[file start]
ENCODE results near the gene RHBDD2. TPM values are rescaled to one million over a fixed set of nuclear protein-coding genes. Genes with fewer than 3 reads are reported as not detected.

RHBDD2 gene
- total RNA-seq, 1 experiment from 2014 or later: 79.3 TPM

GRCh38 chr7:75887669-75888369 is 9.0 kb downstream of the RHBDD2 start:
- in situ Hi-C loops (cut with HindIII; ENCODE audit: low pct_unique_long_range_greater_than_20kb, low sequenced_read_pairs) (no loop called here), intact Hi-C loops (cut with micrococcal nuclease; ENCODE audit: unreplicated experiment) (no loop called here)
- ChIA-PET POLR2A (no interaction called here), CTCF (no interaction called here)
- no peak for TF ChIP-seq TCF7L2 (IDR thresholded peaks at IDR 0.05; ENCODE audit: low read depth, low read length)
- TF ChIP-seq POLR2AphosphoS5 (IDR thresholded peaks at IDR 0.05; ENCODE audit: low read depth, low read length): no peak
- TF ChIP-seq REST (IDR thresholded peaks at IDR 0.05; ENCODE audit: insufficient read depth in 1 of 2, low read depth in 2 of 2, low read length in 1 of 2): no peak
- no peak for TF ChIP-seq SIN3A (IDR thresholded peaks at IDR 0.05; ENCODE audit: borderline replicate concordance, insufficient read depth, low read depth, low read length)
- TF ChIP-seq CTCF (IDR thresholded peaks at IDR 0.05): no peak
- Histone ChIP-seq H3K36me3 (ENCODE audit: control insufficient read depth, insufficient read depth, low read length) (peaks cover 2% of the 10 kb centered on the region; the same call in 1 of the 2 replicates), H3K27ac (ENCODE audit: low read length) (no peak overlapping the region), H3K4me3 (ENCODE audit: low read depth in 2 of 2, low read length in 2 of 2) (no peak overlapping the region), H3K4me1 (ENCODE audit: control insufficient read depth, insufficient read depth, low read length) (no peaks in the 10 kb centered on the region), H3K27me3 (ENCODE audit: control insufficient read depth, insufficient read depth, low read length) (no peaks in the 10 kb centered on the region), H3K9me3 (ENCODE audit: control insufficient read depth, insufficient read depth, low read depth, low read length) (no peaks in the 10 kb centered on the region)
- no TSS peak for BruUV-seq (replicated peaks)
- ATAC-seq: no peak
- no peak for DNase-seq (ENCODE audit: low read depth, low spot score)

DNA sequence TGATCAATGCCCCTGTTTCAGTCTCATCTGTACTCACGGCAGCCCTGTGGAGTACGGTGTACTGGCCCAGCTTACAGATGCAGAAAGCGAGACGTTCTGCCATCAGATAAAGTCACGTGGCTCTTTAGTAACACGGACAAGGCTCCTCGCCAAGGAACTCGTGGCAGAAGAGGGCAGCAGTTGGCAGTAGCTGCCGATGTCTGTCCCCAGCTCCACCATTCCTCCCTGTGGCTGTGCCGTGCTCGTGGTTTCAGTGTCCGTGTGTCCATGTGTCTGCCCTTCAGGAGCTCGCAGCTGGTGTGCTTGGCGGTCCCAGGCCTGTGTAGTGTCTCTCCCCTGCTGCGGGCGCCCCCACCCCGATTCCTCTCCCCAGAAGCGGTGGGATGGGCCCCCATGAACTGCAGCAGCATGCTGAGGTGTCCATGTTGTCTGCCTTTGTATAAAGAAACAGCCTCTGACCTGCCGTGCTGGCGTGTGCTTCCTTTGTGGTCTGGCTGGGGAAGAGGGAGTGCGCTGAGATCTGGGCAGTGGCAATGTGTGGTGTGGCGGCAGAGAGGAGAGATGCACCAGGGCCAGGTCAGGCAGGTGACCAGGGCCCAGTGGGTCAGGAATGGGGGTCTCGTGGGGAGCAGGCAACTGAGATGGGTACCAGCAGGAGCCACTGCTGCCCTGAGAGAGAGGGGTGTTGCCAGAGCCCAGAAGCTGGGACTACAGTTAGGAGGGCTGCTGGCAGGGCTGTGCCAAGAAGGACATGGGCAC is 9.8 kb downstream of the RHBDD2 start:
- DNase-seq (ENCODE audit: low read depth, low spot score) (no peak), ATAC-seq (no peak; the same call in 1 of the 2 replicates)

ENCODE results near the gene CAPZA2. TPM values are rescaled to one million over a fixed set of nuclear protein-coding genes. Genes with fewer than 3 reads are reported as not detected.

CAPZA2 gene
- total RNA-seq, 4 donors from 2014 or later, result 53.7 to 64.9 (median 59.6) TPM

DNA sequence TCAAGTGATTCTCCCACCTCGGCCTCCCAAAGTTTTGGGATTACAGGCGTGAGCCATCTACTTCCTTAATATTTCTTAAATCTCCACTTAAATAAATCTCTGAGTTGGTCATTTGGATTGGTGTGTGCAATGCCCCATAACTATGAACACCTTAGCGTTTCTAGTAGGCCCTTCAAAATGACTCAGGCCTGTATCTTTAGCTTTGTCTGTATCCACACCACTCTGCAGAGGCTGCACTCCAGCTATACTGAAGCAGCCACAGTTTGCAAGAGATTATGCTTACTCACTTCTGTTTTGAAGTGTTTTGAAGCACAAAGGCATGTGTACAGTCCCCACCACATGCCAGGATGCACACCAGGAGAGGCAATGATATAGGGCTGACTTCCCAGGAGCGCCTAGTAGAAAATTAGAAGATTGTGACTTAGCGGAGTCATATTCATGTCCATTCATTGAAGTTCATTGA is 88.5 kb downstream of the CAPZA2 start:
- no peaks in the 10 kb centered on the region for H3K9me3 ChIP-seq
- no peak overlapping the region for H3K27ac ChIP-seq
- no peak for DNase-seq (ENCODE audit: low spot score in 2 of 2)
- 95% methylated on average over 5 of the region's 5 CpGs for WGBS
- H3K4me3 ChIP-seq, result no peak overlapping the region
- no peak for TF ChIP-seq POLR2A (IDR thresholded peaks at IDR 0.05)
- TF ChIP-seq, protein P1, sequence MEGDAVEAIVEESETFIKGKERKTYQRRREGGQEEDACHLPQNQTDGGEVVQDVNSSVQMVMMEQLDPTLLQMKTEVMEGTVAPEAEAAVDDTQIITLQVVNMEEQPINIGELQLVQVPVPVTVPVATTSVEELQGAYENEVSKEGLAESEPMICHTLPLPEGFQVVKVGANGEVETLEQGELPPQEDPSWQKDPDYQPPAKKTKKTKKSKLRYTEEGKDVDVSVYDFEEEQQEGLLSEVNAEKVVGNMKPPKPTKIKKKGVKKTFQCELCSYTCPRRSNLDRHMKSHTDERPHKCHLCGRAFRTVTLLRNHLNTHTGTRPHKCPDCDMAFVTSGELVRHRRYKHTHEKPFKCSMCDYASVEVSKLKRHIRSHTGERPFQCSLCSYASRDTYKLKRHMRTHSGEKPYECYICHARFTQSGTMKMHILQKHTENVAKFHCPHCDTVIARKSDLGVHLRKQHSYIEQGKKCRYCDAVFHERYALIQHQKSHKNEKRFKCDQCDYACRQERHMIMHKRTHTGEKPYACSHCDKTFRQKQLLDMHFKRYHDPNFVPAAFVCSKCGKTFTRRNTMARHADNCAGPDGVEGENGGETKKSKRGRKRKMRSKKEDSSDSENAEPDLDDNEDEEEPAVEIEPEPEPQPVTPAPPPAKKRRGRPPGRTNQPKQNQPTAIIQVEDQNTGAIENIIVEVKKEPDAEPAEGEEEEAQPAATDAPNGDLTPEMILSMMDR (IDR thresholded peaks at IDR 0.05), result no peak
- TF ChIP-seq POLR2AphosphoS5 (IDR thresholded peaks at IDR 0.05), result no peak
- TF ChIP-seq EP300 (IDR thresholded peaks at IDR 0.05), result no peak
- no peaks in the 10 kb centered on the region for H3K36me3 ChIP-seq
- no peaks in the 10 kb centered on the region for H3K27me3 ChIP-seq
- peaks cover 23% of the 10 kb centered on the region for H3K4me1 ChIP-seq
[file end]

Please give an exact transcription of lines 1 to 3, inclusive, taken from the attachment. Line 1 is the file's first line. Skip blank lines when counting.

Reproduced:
ENCODE results near the gene RHBDD2. TPM values are rescaled to one million over a fixed set of nuclear protein-coding genes. Genes with fewer than 3 reads are reported as not detected.

RHBDD2 gene
- total RNA-seq, 1 experiment from 2014 or later: 79.3 TPM